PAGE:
By State Senator Tim NangleIf you're like me, you live in this area because of its natural beauty and access to both summer and winter outdoor recreation activities. The communities in our region rely on water bodies for recreation and to bring visitors to enjoy what we have in our backyard daily.
|State Senator Tim Nangle
For those who might not know, the state government creates rules on how the land near our lakes and rivers should be used to protect these areas, known as “shoreland zoning.” The state's involvement ends there. Once these rules are made, it’s up to each municipality to adopt local ordinances and enforce them. The state does not assist in enforcing shoreland zoning in any way. Instead, it’s up to the local communities to fight the battle, often with no other tools at their disposal than a lengthy and expensive court battle.
Many shoreland zoning violations are genuinely accidental, and the property owner works with the town to resolve the violation quickly and willingly. Unfortunately, there are other violations where a property owner with deep pockets considers the violation a “cost of doing business” and works to drag out a resolution in order to require the town to spend sometimes hundreds of thousands of dollars to enforce the shoreland zoning ordinances.
This enforcement problem becomes particularly evident when towns attempt to uphold local- and state-mandated environmental standards. The current legal structure prevents towns from withholding permits for further development, even when property owners ignore these crucial regulations. This means an offending property owner can keep building and changing their property while ignoring the laws that protect our state's precious natural resources.
My bill, LD 2101, would allow a local municipality to restrict, suspend, or revoke any locally issued permit to the property and property owner where the violation has occurred. Notably, a town would not be required to impose these restrictions; it would be at the town's discretion. This would prevent the property owner from working to complete any renovations or continue work on the property until the violation has been resolved.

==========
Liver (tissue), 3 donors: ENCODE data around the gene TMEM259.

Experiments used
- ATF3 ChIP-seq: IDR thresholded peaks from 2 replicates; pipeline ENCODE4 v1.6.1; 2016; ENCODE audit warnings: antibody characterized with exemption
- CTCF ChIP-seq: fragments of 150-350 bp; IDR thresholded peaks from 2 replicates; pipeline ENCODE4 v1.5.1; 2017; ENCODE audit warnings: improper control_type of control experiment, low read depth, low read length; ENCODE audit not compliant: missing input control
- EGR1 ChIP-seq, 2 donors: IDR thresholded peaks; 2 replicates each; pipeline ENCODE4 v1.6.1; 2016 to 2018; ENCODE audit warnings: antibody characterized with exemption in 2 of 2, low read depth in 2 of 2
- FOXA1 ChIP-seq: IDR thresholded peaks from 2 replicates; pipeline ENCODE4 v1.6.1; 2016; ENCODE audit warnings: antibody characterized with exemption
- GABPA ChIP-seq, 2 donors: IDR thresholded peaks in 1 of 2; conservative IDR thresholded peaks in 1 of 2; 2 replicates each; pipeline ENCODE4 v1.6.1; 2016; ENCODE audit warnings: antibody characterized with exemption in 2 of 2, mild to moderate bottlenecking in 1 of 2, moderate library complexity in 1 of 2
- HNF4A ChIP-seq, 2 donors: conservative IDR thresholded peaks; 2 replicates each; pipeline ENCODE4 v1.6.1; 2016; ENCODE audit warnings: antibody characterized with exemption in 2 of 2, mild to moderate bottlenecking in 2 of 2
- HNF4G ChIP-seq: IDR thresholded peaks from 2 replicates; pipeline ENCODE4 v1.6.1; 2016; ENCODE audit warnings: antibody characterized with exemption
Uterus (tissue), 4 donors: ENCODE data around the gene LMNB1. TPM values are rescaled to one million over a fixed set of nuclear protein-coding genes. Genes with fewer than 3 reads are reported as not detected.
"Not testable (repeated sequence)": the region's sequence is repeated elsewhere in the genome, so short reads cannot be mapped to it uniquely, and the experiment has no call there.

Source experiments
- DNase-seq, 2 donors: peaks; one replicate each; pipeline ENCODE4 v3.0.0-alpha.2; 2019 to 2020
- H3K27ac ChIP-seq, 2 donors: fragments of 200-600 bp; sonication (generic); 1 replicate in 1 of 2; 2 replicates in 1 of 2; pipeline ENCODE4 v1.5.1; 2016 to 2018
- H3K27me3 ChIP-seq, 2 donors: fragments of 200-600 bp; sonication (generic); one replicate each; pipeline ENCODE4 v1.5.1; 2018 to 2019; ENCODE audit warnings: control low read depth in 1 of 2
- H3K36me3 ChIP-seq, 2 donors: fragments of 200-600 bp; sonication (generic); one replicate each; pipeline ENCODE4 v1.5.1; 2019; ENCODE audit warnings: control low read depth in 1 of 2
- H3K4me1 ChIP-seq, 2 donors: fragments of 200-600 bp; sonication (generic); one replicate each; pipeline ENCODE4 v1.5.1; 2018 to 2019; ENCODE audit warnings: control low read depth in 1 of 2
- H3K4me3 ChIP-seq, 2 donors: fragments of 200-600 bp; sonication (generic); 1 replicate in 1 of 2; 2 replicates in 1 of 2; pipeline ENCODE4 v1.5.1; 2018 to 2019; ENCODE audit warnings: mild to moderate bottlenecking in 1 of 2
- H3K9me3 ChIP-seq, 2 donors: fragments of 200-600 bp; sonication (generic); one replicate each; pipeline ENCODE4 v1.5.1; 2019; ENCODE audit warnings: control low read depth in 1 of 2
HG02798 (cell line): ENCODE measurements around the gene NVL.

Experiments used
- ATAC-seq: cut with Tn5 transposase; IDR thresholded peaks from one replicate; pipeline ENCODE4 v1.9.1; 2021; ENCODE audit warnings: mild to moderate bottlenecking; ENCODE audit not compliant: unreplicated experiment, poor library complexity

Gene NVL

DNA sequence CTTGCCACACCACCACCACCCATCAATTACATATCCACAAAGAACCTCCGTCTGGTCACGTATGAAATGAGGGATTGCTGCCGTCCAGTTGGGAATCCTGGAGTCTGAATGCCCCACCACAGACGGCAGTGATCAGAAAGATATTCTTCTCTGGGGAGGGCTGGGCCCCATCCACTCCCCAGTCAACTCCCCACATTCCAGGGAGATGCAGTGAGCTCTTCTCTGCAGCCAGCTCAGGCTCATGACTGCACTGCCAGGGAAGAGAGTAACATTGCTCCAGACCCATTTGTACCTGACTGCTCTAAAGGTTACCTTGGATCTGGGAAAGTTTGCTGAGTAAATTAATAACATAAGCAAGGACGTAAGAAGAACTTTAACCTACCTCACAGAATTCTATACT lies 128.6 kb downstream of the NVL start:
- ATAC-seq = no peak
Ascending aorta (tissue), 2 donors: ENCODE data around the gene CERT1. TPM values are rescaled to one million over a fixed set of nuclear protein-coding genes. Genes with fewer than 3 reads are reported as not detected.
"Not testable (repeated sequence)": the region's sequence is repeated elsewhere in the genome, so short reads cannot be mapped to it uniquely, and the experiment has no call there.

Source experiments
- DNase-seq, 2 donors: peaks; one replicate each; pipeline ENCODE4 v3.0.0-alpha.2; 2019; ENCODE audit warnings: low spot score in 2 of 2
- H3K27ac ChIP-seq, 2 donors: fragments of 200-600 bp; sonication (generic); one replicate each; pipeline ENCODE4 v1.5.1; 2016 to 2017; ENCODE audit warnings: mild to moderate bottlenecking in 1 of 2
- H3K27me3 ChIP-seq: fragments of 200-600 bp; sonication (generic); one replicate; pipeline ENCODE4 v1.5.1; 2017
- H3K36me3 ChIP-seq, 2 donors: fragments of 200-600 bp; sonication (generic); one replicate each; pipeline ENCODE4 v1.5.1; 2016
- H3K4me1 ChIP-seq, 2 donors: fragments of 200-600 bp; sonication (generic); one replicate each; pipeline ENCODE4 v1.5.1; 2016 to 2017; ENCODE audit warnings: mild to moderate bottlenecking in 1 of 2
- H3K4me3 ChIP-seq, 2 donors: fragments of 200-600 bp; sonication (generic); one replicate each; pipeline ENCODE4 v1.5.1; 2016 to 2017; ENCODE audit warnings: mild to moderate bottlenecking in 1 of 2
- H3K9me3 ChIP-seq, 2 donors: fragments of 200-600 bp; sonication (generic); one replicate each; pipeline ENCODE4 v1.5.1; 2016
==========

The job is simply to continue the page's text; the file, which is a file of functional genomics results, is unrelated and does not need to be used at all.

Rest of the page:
Typically, when the violation is resolved in the courts, the court assigns the cost of enforcing the violation and any applicable fines to the property owner. Then, in some cases, another fight ensues to collect those costs, which places another undue burden on taxpayers in the town. The second part of LD 2101 allows the city or town to place a lien on the property’s title to prevent the transfer of the property until the court-determined costs have been paid.
The public hearing on this bill has already happened in the State and Local Government Committee. However, you can still submit official testimony online until the work session, which has yet to be scheduled. More information on how to submit testimony can be found at mainelegislature.org/testimony. Additionally, you can email SLG@legislature.maine.gov expressing your support. Your email will be sent to all members of the committee.
As your Senator and Chair of the State and Local Government Committee, I am committed to equipping our towns with tools for effective self-governance. This initiative represents a crucial addition to our collective toolbox, further empowering our communities.
If you have questions about LD 2101 or need assistance submitting testimony, please don’t hesitate to reach out. My email is Timothy.Nangle@legislature.maine.gov, and the Senate office phone number is 207-287-1515. You can also find me on Facebook at facebook.com/SenatorTimNangle. To receive regular updates, sign up for my e-newsletter at mainesenate.org. <